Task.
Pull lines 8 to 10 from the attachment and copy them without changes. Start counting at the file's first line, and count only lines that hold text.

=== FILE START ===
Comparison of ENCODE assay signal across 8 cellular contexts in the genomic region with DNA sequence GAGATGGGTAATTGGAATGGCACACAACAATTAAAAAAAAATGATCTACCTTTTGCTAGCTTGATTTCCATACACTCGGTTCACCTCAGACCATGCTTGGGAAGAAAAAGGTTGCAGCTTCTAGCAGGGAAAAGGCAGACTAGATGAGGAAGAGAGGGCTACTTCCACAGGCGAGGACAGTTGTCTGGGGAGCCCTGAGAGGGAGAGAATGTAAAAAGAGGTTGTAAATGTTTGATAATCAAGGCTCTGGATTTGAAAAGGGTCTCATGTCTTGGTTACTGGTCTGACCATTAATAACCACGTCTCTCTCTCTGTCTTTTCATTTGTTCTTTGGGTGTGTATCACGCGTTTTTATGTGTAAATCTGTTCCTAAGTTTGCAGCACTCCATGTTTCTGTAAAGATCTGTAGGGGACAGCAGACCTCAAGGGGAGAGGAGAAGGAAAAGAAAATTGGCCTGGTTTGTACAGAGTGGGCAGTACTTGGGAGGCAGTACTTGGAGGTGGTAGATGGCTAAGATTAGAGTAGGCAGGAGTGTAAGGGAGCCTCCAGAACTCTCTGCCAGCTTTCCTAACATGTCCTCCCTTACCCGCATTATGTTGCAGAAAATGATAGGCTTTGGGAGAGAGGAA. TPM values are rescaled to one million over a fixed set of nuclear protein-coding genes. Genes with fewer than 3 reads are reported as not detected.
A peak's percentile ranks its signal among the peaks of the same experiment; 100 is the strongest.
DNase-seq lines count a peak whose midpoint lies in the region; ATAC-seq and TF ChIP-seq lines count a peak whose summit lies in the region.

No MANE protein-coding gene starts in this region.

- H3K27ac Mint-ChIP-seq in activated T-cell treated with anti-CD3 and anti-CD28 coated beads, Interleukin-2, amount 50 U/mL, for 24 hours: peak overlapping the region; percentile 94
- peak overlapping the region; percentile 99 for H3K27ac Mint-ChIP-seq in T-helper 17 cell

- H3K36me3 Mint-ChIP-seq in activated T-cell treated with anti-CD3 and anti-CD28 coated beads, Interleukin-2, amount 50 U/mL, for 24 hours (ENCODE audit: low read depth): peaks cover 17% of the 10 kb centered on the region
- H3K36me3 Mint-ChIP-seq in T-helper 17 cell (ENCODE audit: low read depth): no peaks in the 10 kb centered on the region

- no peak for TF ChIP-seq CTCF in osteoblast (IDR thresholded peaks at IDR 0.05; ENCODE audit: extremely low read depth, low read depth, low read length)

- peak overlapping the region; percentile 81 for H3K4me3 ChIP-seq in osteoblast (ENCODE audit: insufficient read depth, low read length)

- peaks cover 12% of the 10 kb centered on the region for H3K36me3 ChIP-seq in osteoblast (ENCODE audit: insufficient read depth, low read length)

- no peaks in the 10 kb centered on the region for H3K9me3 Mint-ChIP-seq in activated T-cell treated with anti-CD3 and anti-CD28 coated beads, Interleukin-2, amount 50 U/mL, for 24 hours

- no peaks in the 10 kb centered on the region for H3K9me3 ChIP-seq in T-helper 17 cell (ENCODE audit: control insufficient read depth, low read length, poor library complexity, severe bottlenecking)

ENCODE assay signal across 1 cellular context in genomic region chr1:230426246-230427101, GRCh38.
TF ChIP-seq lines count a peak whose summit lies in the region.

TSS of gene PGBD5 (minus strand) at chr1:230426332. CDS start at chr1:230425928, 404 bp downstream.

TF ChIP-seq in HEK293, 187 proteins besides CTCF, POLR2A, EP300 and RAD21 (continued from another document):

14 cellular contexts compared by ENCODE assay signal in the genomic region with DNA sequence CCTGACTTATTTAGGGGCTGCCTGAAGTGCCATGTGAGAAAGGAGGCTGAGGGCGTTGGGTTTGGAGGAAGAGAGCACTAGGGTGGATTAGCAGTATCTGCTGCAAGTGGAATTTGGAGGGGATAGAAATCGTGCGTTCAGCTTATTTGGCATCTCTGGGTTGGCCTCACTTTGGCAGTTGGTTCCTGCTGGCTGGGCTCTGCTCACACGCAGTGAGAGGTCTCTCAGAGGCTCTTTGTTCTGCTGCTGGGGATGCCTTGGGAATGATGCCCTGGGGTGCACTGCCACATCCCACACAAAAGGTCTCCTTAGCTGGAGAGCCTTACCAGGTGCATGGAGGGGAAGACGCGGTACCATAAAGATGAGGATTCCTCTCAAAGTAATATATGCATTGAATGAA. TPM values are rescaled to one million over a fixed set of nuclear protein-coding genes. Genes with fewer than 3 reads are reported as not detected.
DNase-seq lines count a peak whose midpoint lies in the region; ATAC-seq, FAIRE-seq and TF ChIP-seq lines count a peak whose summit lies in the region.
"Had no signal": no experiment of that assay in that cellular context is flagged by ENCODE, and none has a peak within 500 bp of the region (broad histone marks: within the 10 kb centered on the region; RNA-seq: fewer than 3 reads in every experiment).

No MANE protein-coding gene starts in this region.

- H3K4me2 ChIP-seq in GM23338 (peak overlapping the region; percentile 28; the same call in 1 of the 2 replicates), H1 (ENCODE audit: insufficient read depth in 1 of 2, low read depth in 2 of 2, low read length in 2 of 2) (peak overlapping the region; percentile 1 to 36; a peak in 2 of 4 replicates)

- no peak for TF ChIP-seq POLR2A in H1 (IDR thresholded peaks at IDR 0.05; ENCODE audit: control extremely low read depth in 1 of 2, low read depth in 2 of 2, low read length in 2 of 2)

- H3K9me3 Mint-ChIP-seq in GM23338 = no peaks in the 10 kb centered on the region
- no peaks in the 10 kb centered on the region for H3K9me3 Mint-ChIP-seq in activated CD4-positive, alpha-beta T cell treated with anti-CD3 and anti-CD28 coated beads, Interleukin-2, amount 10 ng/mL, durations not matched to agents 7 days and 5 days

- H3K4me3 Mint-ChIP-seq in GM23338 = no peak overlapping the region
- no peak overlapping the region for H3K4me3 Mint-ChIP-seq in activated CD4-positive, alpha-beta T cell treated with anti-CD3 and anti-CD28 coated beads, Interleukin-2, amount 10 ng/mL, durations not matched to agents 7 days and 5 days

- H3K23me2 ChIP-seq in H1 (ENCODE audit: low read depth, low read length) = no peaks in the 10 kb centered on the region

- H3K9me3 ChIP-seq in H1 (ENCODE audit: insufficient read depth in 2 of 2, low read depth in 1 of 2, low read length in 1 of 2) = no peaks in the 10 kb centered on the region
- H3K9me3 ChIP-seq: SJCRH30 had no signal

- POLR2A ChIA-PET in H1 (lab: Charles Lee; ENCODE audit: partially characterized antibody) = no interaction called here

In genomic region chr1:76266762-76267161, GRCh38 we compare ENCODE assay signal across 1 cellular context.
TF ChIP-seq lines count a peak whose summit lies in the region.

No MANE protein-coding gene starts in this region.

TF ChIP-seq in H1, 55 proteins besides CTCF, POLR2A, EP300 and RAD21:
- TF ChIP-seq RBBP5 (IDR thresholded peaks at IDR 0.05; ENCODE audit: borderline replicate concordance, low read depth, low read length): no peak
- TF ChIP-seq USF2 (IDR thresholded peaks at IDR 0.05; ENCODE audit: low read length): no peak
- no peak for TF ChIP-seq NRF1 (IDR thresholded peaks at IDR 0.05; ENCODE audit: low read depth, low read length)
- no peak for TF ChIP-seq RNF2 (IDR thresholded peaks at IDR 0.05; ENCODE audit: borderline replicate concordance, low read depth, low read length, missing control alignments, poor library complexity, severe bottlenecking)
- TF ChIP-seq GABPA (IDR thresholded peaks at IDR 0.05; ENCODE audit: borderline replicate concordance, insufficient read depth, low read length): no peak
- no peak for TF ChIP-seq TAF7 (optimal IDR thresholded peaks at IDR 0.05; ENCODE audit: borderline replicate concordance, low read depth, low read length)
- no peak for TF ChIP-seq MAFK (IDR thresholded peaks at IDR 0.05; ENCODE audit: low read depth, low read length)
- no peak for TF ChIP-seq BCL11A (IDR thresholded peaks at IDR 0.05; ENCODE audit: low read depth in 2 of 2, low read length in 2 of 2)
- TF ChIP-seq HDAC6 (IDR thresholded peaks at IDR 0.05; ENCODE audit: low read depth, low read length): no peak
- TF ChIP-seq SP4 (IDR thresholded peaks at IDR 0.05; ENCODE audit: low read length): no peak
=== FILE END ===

- H3K36me3 Mint-ChIP-seq in T-helper 17 cell (ENCODE audit: low read depth): no peaks in the 10 kb centered on the region

- no peak for TF ChIP-seq CTCF in osteoblast (IDR thresholded peaks at IDR 0.05; ENCODE audit: extremely low read depth, low read depth, low read length)

- peak overlapping the region; percentile 81 for H3K4me3 ChIP-seq in osteoblast (ENCODE audit: insufficient read depth, low read length)